In recent years, the state has had a strong economy.  Much of this growth is not due to what they are growing in the fields,  but has been due to what they are pulling from the earth in the Bakken Oil Fields of the Western portion of the state. In 2012, the United States Census Bureau estimated that North Dakota’s entire population for the state was 699,000. Whereas the 2012 population for Denver, Colorado alone was 634,000 and the cities of Minneapolis/St. Paul total population was an estimated 670,000.  From those facts,  take a look at the map below of the light that is seen in certain areas of the United States from space.

Bakken Oil Fields

In an article written on Oilprice.com titled, “Bakken Companies Sued for Wasting Gas Royalties”, The light that you see on the image of the United states is the result of the surge of natural gas flaring in the Bakken shale.  HOLY CRAP!

“The result is that North Dakota, over the Bakken shale oil fields, looks like a bonfire party, with at least 1500 bonfires at any given time, flaring excess natural gas that can’t make it to the market. It’s cheaper to burn than to build pipelines to transport it.”

ND-Oil-Spill_Sidd

In this Oct. 8, 2013 photo provided by the North Dakota Health Department, a vacuum truck cleans up oil in near Tioga, N.D. The North Dakota Health Department says more than 20,000 barrels of crude oil have spewed out of a Tesoro Corp. oil pipeline in a wheat field in northwestern North Dakota. Officials say the 20,600-barrel spill is among the largest recorded in the state and was discovered on Sept. 29 by a farmer harvesting wheat about nine miles south of Tioga. (AP Photo/North Dakota Health Department)

Read more on oil spills in North Dakota here: newsbreak-100s-of-nd-oil-spills-not-publicized

I will be interested in how this all changes the face of North Dakota… Only Time will tell.  Take a trip down that dirt road with us as we travel the back roads of the eastern portion of North Dakota.  I also encourage you to read these articles on the Bakken Oil Fields of ND.  This industry is not only affecting the driftless areas of Minnesota and Wisconsin, It is affecting the Eastern and Western coasts of The United States as well.

So open up the car door and jump inside- Don’t forget your seatbelt!

Following the Rails of North Dakota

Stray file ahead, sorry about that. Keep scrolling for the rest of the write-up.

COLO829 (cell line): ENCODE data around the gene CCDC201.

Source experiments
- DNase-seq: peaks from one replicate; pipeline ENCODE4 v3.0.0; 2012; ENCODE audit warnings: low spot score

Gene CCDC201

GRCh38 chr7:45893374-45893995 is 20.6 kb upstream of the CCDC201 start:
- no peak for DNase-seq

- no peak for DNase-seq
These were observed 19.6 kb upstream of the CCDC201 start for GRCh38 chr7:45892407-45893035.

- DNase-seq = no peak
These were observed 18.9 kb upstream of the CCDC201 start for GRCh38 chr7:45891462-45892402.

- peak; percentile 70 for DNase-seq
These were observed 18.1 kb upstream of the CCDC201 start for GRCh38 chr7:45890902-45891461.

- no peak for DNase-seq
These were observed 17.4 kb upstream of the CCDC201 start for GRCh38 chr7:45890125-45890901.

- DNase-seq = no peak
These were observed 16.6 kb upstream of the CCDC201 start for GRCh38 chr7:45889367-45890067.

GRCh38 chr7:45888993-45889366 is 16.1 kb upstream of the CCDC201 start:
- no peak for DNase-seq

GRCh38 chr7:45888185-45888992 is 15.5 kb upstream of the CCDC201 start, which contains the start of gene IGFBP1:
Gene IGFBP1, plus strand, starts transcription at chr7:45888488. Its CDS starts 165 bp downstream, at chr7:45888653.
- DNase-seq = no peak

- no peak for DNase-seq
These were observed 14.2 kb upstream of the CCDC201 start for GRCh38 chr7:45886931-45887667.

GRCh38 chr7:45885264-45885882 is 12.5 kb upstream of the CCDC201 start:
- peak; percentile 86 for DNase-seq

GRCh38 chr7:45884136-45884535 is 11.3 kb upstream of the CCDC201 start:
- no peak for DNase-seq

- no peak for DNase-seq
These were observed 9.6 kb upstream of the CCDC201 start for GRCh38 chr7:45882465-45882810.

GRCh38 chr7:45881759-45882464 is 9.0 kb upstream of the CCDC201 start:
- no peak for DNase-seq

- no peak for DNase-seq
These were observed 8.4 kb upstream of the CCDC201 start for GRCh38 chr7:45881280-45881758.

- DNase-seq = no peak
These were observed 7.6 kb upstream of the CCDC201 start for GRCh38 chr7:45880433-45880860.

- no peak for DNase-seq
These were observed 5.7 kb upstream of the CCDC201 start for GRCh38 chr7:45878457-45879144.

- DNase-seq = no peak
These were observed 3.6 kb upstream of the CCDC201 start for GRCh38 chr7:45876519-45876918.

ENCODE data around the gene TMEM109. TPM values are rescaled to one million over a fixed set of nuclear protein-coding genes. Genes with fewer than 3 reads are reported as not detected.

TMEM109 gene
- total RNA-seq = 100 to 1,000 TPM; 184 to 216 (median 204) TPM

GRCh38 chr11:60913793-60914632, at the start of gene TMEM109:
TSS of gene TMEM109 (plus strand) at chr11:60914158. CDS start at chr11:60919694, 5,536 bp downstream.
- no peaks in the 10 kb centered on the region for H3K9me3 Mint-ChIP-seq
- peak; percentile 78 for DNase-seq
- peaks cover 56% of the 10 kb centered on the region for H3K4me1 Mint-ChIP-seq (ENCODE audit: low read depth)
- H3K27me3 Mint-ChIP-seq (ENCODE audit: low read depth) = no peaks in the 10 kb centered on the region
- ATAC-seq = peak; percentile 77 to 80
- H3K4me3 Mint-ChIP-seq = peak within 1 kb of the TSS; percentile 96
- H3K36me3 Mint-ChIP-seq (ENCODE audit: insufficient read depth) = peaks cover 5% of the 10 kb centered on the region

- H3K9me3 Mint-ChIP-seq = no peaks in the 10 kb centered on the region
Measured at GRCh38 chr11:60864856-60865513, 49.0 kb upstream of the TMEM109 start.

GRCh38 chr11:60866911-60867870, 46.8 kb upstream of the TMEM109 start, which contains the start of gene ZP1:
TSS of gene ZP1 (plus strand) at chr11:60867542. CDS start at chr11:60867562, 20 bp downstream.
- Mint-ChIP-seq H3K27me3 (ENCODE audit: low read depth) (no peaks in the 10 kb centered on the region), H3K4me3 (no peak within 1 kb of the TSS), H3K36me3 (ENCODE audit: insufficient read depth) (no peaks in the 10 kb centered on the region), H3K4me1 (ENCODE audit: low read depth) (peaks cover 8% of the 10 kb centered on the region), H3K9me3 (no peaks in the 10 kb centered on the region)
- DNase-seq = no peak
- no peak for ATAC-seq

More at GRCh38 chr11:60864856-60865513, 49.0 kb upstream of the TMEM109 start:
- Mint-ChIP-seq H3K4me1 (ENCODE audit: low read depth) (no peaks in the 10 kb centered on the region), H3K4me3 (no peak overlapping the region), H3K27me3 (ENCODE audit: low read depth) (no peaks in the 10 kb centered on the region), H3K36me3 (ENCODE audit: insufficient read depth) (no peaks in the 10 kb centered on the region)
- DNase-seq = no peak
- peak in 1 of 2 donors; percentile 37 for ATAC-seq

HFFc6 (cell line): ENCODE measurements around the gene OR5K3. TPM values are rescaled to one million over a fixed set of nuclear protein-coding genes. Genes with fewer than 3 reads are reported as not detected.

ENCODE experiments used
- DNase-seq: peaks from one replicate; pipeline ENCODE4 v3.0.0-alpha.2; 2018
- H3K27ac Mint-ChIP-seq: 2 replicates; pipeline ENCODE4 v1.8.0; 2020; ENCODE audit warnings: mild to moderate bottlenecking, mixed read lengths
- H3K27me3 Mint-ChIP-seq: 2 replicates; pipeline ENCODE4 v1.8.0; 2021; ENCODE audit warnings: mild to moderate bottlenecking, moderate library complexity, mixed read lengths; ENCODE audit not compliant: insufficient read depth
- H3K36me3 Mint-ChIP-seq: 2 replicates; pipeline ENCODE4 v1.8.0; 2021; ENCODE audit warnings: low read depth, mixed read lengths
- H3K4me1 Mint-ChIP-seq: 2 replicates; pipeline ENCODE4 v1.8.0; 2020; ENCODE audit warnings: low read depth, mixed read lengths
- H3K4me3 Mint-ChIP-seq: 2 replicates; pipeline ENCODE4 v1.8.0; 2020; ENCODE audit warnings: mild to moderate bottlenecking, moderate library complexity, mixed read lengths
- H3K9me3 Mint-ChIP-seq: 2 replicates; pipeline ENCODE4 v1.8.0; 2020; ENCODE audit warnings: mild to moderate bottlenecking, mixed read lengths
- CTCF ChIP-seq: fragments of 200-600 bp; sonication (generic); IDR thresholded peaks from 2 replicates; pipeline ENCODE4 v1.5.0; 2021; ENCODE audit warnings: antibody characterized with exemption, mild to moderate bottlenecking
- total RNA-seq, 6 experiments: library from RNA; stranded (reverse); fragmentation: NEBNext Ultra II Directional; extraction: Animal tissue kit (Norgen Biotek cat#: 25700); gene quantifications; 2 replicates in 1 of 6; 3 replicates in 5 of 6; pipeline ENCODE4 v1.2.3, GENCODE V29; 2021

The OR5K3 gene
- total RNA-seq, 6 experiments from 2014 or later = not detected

The Dakota Territory was settled sparsely until the late 19th century, when the railroads entered the region and vigorously marketed the land. 

USTerritories

According to Wikipedia:

“The success of the Northern Pacific Railroad and the Great Northern Railroad was based on the abundant crops and rapidly increasing settlement in the Red River Valley along the Minnesota border between 1871 and 1890.”

“The railroad was the engine of settlement for the state. The Northern Pacific Railroad was given land grants by the federal government so that it could borrow money to build its system.  The federal government kept every other section of land and gave it away to homesteaders. Meanwhile, the Great Northern Railroad energetically promoted settlement along its lines in the northern portion of the state.  The Great Northern Railroad bought its lands from the federal government, as it received no land grants, and resold the land to farmers one by one. It operated agencies in Germany and Scandinavia that promoted its lands and brought families over at low cost.”

“The battle between The Great northern Railway and Soo line Railroad to control access across northern North Dakota resulted in 500 miles of new track and more than 50 new town sites just in one year.  Many of the towns sites were never settled and were abandoned”

Towns began to dot the countryside as growth followed the rails.  As the population of North Dakota declined, the buildings were left under the care of Mother Nature.  Follow the old railway lines and you may just find yourself in the presence of a ghost town yourself.  Many of these abandoned towns and the land that these debilitated buildings reside on, are now privately owned.  Stories of the old inhabitants that once lived in these homes or worked in the buildings flowed though my mind as we drove through the empty streets.

The back roads of North Dakota were unlike any other that we have encountered.  Some roads would end in a marshland full of migrating birds others would just end…  Road Closed.